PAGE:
Cable-test flub caused outage 

A widespread power failure was triggered Friday when an electrical worker improperly switched on a massive trans-Bay power cable, according to a company responsible for the infrastructure project.

The outage, described by PG&E as a “flicker” that lasted less than a second, affected electricity customers throughout San Francisco and on parts of the Peninsula.

Some customers reported losing power for minutes after the 11 a.m. blunder, but PG&E spokesman Joe Molica said the utility company did not detect any outages.

The flicker occurred when the Trans Bay Cable was improperly switched on by an operator during testing, according to Trans Bay Cable LLC spokesman P.J. Johnston.

The operator inadvertently skipped a step in mandated operating procedures, Johnston said, leading to a short-to-ground incident that shorted out PG&E’s local grid.

“It was like any other electrical short, only on a massive scale,” Johnston said.

Cable testing, which was suspended after the accident, resumed Wednesday using enhanced procedures to help ensure that the mistake is not repeated.

The cable was laid recently by a joint venture that includes private companies and Pittsburg.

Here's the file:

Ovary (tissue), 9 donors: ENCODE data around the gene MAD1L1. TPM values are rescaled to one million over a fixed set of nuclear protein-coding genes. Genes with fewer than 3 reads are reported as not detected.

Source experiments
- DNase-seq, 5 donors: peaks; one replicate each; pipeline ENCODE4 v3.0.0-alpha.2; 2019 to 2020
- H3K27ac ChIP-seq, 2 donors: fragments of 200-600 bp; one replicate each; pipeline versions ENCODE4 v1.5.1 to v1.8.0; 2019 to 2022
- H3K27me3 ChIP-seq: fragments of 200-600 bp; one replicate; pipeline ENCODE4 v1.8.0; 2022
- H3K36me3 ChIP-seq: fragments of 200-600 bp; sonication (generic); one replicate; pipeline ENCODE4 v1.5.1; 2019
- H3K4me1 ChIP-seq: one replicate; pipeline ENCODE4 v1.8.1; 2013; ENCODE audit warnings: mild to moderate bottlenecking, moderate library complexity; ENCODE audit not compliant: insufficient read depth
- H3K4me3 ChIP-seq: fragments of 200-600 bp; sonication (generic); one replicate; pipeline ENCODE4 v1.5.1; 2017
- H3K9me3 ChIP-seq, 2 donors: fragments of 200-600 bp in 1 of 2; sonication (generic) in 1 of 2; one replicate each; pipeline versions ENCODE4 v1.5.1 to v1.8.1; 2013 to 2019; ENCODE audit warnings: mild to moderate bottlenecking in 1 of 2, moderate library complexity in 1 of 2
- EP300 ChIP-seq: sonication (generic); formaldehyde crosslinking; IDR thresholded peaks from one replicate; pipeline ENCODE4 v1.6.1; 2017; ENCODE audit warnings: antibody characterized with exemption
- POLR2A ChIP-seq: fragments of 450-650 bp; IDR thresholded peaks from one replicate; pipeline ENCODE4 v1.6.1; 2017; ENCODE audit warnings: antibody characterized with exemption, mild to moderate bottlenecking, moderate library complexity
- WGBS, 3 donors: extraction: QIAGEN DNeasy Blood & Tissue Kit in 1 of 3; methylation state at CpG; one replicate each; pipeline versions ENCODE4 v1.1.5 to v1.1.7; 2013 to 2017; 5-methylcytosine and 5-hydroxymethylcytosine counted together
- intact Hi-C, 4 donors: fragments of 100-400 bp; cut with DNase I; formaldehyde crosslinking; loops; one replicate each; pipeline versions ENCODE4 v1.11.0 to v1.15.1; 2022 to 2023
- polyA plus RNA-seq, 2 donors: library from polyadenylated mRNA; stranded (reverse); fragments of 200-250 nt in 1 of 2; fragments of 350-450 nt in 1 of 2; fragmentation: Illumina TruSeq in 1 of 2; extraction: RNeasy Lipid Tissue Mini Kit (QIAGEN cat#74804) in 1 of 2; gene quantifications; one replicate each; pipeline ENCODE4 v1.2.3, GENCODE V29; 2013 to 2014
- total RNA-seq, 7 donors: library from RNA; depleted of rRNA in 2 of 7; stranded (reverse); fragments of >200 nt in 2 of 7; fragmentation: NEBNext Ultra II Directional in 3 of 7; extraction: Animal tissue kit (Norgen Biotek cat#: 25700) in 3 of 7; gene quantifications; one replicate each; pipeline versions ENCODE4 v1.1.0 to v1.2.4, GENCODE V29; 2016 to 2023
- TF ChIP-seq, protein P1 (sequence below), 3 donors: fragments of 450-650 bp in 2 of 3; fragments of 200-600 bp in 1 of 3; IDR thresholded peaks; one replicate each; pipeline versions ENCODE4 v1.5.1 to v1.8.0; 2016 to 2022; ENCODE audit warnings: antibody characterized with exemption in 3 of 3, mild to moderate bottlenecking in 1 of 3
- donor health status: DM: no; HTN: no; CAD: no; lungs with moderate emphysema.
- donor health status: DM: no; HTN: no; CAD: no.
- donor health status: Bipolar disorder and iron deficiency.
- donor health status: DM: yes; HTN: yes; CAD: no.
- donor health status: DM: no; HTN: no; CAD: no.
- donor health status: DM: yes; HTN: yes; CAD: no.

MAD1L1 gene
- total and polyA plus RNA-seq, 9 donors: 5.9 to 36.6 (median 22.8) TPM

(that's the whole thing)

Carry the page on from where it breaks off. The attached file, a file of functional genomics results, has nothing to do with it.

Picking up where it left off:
The joint venture does not include PG&E, but the cable connects to the utility company’s grid at a PG&E-owned switchyard in The City’s Dogpatch neighborhood.

The $505 million Trans Bay Cable could deliver 400 megawatts of electricity into The City from power plants and other energy sources in Pittsburg once it’s fully operational.

It will be capable of delivering more power than the natural gas-fired Potrero Power Plant can generate, allowing the Mirant Corp.-owned polluting plant to be shut down this year if the cable proves reliable.

The cable also is critical for the planned CleanPowerSF program, which could see a team of companies compete with PG&E for power sales to residents and businesses within a year under California’s community choice aggregation
laws.

The Trans Bay Cable was not damaged by Friday’s incident, which occurred in a cable that connects the massive piece of infrastructure with PG&E’s Dogpatch substation, according to Johnston.

The Trans Bay Cable was scheduled to become fully operational in March, but it’s unclear whether that goal will be met.

“These critical months of testing are really important, so we’re going to do as much as necessary,” Johnston said. “This is a project that will be operating for 30 or 40 years or more.”

jupton@sfexaminer.com

 


Delivering power

53 miles Length of Trans Bay Cable

10 inches Width of cable

2 Electrical transmission lines in cable

1 Fiber optic communication line in cable

400 Megawatts of power that can be transmitted

$505 million Project cost

40 Percent of San Francisco’s power needs that could be transmitted

Source: Trans Bay Cable LLC

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